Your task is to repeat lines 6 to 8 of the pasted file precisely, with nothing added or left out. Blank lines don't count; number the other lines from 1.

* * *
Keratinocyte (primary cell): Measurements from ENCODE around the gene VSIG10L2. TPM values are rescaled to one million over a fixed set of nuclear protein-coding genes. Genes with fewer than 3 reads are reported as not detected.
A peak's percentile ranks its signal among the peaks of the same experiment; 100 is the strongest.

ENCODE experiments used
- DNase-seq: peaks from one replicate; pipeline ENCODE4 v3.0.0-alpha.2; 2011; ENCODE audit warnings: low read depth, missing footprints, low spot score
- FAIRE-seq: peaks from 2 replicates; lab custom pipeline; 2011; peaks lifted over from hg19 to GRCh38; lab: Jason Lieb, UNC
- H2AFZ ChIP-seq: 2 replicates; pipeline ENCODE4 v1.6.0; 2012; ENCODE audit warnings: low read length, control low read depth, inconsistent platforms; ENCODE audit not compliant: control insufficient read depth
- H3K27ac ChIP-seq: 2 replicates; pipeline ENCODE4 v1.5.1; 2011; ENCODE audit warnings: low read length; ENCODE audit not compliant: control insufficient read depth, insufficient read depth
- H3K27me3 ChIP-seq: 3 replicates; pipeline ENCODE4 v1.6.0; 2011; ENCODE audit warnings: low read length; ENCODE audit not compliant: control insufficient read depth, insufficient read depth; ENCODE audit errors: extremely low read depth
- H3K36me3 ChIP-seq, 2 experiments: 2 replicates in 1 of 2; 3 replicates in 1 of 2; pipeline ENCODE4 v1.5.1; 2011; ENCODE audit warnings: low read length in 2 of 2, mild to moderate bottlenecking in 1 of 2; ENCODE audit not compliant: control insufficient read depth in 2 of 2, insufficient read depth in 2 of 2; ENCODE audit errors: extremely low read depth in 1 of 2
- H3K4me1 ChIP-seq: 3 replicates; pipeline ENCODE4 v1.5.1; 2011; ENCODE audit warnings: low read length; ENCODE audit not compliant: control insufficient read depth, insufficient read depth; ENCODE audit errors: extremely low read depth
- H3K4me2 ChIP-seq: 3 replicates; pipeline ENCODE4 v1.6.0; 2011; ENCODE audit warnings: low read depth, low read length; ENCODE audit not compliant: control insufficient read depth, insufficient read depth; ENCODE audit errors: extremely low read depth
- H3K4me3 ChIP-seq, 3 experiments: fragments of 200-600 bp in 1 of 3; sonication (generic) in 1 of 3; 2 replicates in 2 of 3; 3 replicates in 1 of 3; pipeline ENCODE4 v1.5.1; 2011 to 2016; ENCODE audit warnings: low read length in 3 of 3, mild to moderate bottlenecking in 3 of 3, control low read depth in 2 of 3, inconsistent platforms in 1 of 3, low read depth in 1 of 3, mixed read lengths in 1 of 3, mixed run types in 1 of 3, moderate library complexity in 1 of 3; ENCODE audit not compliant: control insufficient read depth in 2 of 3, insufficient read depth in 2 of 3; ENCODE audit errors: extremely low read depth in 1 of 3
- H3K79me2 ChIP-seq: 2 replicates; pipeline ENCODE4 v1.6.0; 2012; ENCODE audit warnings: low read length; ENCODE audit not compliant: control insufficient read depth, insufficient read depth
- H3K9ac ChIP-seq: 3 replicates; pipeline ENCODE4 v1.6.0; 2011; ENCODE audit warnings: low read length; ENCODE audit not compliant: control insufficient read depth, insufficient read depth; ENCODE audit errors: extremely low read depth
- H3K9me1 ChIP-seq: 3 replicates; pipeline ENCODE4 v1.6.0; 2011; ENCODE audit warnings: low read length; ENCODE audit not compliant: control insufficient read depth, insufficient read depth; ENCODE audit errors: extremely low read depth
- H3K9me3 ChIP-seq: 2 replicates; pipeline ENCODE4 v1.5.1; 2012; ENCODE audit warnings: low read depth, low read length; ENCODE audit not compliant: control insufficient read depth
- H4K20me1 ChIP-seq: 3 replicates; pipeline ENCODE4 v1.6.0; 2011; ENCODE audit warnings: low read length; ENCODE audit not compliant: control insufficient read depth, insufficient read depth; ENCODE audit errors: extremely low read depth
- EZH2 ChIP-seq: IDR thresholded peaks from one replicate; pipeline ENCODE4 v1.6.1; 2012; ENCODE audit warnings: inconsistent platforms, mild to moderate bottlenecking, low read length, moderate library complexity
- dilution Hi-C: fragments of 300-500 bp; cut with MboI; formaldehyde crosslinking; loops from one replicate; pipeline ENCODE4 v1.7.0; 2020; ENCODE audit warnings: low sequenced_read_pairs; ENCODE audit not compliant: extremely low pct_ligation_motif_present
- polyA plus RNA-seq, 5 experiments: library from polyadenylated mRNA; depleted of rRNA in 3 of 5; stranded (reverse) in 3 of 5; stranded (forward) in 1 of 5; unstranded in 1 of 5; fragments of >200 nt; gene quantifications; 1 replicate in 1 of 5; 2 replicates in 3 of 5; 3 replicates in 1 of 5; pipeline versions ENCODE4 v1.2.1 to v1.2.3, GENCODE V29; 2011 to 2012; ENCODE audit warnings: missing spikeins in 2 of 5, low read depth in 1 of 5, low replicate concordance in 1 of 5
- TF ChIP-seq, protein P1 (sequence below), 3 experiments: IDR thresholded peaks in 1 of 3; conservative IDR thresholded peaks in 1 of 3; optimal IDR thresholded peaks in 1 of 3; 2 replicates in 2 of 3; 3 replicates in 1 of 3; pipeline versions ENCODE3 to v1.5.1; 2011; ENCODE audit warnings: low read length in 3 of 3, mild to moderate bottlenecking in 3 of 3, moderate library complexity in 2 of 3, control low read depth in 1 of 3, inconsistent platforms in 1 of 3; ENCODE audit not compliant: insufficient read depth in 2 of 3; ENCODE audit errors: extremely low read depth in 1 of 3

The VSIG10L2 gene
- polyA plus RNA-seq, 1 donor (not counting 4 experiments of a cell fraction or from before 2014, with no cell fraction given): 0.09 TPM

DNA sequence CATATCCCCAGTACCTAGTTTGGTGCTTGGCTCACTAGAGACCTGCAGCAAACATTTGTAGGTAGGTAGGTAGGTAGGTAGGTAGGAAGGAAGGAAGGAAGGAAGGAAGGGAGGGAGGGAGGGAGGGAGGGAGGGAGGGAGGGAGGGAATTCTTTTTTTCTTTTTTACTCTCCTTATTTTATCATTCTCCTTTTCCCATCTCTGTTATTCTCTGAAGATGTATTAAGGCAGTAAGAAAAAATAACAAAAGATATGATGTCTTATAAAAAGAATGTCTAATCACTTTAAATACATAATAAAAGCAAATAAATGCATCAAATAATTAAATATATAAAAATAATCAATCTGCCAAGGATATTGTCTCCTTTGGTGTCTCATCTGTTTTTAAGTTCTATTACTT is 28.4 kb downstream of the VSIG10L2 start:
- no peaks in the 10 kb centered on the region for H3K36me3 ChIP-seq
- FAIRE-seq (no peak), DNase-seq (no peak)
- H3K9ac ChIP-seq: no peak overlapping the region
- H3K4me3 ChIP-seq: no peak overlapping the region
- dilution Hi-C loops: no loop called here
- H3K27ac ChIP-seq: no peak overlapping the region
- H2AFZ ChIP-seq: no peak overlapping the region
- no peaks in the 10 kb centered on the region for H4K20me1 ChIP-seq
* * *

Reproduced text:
- H2AFZ ChIP-seq: 2 replicates; pipeline ENCODE4 v1.6.0; 2012; ENCODE audit warnings: low read length, control low read depth, inconsistent platforms; ENCODE audit not compliant: control insufficient read depth
- H3K27ac ChIP-seq: 2 replicates; pipeline ENCODE4 v1.5.1; 2011; ENCODE audit warnings: low read length; ENCODE audit not compliant: control insufficient read depth, insufficient read depth
- H3K27me3 ChIP-seq: 3 replicates; pipeline ENCODE4 v1.6.0; 2011; ENCODE audit warnings: low read length; ENCODE audit not compliant: control insufficient read depth, insufficient read depth; ENCODE audit errors: extremely low read depth